Behind the frenzy of putting out a 12-page weekly newspaper, the Varsitarian staff enjoyed great camaraderie and friendship. It was fostered and cemented by constant togetherness, marked by those long walks to the printing press, the endless sharing of food and drinks and gossip, not to mention, romantic undertones and sexual overtures in the case of some. Blame it also on the sometimes lazy and always frenetic moments at the newsroom, a general feeling of brotherhood, or sisterhood as the case may be, or both, that connected the staff members into one family.

Perhaps, it was because we were strengthened by the same set of qualifying exams, the same grueling interviews that made us turn to one another in search of a little comfort. The idle time spent together in the newsroom between classes yielded some of the most sensational romances ever told inside the dark room of the Photo Section.

Maybe, our ties stemmed from the great bonding that transpired between and among staffers while some of us got reprimanded, embarrassed, or scolded in public by slave-driving editors like Rosalinda de Leon, Carolina Nuñez and Maria Corazon Evangelista, as they copyread our stories, as they howled over a missing information, a wrong caption or head, or lapses in grammar and spelling.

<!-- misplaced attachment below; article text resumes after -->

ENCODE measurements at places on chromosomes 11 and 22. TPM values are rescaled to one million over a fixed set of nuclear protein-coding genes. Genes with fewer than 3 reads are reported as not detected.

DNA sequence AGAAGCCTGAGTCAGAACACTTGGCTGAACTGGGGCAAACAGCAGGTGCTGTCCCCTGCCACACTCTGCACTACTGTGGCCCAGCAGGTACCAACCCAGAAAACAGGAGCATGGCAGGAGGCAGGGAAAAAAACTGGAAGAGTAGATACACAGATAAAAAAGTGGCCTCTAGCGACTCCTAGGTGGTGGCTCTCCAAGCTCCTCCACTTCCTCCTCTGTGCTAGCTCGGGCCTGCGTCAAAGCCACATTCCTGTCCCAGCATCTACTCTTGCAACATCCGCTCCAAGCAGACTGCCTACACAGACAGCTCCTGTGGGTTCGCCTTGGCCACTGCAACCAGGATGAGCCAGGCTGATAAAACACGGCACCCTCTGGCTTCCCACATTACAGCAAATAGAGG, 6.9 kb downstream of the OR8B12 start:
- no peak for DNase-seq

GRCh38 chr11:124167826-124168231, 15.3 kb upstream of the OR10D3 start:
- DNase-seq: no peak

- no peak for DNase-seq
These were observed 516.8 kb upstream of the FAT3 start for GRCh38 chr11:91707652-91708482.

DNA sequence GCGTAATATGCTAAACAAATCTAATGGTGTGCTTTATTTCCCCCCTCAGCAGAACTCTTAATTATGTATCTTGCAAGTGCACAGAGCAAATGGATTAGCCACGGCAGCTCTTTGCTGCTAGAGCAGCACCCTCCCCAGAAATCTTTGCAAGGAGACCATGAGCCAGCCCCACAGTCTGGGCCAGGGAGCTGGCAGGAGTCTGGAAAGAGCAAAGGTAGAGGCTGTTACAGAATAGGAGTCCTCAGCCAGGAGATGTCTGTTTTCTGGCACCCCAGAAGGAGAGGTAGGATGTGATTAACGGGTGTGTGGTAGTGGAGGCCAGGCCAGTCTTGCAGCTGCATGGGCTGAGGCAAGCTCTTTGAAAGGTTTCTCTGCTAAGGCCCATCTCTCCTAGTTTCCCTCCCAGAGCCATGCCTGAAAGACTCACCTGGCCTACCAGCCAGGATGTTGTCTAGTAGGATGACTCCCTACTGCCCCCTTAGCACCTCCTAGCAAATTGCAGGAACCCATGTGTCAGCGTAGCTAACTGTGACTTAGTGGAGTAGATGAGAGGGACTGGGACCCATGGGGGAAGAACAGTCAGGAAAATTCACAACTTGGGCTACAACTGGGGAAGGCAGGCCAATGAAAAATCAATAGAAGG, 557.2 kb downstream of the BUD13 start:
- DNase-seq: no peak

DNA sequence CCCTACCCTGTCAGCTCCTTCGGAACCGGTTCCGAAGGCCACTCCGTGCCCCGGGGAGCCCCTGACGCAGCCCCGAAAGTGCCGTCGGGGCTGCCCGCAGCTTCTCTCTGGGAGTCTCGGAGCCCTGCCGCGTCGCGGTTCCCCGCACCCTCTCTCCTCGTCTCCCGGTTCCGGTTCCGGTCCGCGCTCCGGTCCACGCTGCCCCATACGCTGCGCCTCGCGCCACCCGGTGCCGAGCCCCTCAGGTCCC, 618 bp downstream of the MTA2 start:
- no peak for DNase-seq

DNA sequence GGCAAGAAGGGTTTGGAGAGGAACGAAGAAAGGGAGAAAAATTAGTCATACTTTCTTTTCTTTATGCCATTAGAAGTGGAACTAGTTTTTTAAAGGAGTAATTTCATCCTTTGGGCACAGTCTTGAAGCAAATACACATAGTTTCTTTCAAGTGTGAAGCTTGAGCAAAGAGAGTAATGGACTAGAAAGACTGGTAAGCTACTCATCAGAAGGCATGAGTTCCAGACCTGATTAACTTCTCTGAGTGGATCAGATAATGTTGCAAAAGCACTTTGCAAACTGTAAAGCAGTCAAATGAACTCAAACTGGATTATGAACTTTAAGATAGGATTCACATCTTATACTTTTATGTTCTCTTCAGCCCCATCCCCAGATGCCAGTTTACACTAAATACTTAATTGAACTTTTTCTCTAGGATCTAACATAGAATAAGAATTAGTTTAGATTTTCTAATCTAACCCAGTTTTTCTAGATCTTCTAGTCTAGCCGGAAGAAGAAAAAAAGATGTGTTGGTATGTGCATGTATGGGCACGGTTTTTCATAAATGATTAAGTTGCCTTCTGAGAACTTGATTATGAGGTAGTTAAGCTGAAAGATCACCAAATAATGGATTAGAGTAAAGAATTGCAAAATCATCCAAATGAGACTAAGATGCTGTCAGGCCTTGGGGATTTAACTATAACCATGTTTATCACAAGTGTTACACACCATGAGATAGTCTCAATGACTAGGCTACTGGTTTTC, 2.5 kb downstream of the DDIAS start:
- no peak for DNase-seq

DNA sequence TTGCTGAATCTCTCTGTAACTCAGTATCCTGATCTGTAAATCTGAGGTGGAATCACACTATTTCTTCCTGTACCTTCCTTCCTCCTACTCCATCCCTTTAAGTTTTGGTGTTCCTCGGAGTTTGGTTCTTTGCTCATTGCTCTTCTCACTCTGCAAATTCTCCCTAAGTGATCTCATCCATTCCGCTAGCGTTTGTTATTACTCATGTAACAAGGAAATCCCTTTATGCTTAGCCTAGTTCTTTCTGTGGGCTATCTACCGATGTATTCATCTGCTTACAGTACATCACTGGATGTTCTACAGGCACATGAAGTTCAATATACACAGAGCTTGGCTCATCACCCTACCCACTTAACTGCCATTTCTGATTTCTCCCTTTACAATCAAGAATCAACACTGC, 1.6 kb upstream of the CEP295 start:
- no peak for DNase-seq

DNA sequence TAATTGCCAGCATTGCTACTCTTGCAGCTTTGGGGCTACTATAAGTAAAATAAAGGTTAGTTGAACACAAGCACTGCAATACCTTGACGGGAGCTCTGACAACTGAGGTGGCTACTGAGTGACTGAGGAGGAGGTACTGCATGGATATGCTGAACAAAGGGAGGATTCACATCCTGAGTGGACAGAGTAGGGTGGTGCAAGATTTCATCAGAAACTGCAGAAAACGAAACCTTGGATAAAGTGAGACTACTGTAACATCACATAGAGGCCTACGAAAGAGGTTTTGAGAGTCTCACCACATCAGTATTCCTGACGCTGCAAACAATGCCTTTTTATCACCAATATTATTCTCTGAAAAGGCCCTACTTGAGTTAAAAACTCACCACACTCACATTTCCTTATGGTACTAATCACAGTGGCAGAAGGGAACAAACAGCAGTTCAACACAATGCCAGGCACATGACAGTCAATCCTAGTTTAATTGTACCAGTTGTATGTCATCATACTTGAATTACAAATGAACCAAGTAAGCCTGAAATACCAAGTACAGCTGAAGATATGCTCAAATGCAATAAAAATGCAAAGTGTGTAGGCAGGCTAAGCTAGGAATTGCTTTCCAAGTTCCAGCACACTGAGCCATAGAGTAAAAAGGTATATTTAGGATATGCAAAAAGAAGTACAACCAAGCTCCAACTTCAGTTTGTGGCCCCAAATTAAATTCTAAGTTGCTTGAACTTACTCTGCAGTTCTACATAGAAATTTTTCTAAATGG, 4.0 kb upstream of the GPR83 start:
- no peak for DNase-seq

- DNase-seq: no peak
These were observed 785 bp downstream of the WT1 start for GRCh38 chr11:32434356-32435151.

It didn’t matter if one was a reporter or a photographer, a section editor or an artist, an office secretary or an editor-in-chief. Everyone felt a certain one-ness, a bond with one another that fell short of an actual fraternity, minus the trimmings, the Greek letters, and the initiation rites. There was competition for excellence in one level and deep friendship in another. That’s the Varsitarian spirit that I know and remember only too well.

Years later, upon my return to the vast campus as a teacher, I would encounter some students who were on the V staff. I would ask them how things were at the V, and they would amuse me with stories that were just like the stories our friends and colleagues then, shared, cried, and laughed over.